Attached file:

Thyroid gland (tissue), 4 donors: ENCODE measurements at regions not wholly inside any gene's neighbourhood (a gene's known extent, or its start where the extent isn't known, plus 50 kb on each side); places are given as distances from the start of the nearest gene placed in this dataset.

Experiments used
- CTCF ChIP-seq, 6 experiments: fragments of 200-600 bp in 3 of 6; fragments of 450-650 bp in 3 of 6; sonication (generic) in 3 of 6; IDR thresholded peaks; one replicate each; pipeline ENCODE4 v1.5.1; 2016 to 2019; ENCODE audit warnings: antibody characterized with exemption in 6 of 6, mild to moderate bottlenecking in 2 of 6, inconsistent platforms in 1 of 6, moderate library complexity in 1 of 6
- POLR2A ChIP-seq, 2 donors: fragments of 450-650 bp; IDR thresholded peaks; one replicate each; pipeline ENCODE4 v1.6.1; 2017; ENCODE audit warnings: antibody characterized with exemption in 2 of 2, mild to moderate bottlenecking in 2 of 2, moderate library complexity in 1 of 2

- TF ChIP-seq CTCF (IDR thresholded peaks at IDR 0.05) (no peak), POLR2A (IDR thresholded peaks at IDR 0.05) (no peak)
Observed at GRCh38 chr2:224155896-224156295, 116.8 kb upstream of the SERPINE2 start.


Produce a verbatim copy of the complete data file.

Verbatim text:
Thyroid gland (tissue), 4 donors: ENCODE measurements at regions not wholly inside any gene's neighbourhood (a gene's known extent, or its start where the extent isn't known, plus 50 kb on each side); places are given as distances from the start of the nearest gene placed in this dataset.

Experiments used
- CTCF ChIP-seq, 6 experiments: fragments of 200-600 bp in 3 of 6; fragments of 450-650 bp in 3 of 6; sonication (generic) in 3 of 6; IDR thresholded peaks; one replicate each; pipeline ENCODE4 v1.5.1; 2016 to 2019; ENCODE audit warnings: antibody characterized with exemption in 6 of 6, mild to moderate bottlenecking in 2 of 6, inconsistent platforms in 1 of 6, moderate library complexity in 1 of 6
- POLR2A ChIP-seq, 2 donors: fragments of 450-650 bp; IDR thresholded peaks; one replicate each; pipeline ENCODE4 v1.6.1; 2017; ENCODE audit warnings: antibody characterized with exemption in 2 of 2, mild to moderate bottlenecking in 2 of 2, moderate library complexity in 1 of 2

- TF ChIP-seq CTCF (IDR thresholded peaks at IDR 0.05) (no peak), POLR2A (IDR thresholded peaks at IDR 0.05) (no peak)
Observed at GRCh38 chr2:224155896-224156295, 116.8 kb upstream of the SERPINE2 start.